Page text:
War of the Rebellion: Serial 055 Page 0247 Chapter XLIII. THE CHATTANOOGA-RINGGOLD CAMPAIGN.

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The Twenty-seventh were here placed on picket and sent in 145 prisoners before 1 p.m., at which time they were relieved. We moved toward camp at 2 p.m. and arrived at 5 p.m.

I cannot add too much praise to the officers and men of the

Forty-second Illinois for the manner in which they gallantly advanced and took the two lines of rifle-pits, and also to the Twenty-seventh Illinois, who so nobly held their way up the hill under the furious storm of shot and shell. No men could do better than those regiments did that day. They lost heavily, particularly in officers. The Forty-second Illinois lost 7 out of 13 commissioned officers engaged, and the Twenty-seventh 7 officers killed and wounded. Captain E. D. Swain, commanding the Forty-second Illinois, and Colonel J. R. Miles, of the Twenty-seventh Illinois, did excellent service and deserve well of their country, as do all of their respective regiments. Lieutenant A. O. Johnson, who acted as my aide-de-camp, was very seriously wounded while assisting me near the summit of the ridge in my duties. He is a gallant officer.

The loss as far as reported is as follows:* Twenty-seventh Illinois, 2 commissioned officers and 8 enlisted men killed, and 5 commissioned officers and 62 men wounded; Forty-second Illinois, 5 enlisted men killed and 8 commissioned officers and 39 men wounded; Fifty-first Illinois, 1 commissioned officer and 1 enlisted man killed, and 1 commissioned officer and 12 men wounded; Twenty-second Illinois,5 enlisted men killed and 3 commissioned officers and 9 men wounded.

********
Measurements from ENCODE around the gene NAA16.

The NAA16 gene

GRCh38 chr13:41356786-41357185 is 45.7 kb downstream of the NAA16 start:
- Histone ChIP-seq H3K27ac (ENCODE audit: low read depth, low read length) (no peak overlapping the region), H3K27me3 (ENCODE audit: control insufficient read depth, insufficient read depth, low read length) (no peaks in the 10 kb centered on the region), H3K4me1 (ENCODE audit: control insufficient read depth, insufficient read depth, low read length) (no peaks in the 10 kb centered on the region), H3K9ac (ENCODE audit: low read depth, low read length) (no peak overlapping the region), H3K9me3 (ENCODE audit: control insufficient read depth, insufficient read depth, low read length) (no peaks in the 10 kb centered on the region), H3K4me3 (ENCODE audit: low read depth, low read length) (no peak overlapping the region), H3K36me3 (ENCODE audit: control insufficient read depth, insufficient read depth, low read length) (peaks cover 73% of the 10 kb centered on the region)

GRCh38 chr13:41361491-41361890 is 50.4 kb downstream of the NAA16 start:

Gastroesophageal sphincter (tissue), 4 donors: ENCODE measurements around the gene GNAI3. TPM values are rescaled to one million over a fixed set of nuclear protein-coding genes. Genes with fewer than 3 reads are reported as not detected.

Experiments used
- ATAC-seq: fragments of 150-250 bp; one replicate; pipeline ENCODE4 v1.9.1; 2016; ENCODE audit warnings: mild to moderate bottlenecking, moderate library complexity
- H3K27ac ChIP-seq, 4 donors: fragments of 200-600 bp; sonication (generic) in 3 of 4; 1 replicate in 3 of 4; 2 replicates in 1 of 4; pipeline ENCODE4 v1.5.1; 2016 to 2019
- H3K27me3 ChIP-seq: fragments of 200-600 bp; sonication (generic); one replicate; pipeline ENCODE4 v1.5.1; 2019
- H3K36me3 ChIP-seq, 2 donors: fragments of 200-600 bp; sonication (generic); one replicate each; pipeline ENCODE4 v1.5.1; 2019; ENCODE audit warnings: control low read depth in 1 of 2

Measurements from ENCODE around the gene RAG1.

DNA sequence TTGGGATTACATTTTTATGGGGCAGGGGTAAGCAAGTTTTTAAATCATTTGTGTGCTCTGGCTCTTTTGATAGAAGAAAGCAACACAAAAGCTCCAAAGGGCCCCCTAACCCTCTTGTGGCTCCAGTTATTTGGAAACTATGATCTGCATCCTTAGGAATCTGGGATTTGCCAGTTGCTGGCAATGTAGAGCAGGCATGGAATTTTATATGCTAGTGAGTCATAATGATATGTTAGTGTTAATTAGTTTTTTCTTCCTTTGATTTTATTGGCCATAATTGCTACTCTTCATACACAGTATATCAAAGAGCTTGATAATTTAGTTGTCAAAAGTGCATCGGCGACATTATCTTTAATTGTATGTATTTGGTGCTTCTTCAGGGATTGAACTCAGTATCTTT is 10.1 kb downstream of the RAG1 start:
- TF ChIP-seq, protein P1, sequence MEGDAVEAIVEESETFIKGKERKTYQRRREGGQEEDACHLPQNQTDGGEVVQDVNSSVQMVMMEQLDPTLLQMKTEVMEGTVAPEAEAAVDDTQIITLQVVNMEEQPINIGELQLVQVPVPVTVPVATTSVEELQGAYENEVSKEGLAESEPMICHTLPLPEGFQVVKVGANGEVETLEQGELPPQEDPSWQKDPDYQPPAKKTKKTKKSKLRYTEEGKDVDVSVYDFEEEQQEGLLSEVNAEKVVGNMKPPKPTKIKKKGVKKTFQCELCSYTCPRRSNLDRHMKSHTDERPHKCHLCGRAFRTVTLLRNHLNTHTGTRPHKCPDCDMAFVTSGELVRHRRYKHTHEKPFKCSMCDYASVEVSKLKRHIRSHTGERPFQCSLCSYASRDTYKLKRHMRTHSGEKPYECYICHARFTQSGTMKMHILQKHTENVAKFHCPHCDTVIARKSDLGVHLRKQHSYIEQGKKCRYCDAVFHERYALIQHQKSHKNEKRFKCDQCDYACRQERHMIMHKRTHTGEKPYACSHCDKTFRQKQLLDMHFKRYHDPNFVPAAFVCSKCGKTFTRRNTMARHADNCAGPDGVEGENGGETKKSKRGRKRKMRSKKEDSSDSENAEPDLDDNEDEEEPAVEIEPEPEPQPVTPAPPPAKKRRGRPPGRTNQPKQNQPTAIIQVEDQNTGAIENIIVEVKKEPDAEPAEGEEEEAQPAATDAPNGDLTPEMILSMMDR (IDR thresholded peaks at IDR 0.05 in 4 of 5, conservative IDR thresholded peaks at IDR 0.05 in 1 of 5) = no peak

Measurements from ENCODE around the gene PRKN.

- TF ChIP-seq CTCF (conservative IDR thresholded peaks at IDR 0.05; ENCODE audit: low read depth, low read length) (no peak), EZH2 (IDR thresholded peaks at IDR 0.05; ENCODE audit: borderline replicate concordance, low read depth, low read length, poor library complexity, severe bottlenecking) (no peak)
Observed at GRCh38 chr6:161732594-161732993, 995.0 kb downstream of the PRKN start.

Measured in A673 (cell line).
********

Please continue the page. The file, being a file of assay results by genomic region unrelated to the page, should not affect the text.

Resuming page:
Very respectfully, your obedient servant,

N. H. WALWORTH,

Colonel Forty-second Illinois.

Maj. S. L. COULTER,

Acting Assistant Adjutant-General.

No. 56.

Report of Lieutenant Colonel Francis Swanwick, Twenty-second Illinois Infantry,

HEADQUARTERS TWENTY-SECOND ILLINOIS INFANTRY, Chattanooga, Tennessee, November 27, 1863.

SIR: I have the honor to report of I received Colonel Walworth's order to advance to the attack of the enemy's works on Mission Ridge about 3 p.m. on the 25th instant, and to move in second line a support to the left of Twenty-seventh Illinois Infantry, the Fifty-first being in line with us on the right. Before reaching the foot of the mountain the Twenty-seventh had got on our right and front, the Fifty-first being still in line with us. On reaching the double line of defenses at the foot of the mountain, which we did under a storm of shot, shell, and grape, I observed that a regiment in front of us had halted in the most advanced ditch. I ordered my regiment to lie down in the first one, and while there saw some regiment on our left retreating in some disorder down the foot of the mountain. After lying some time in the ditch there was another general advance and the regiment moved up in line with the other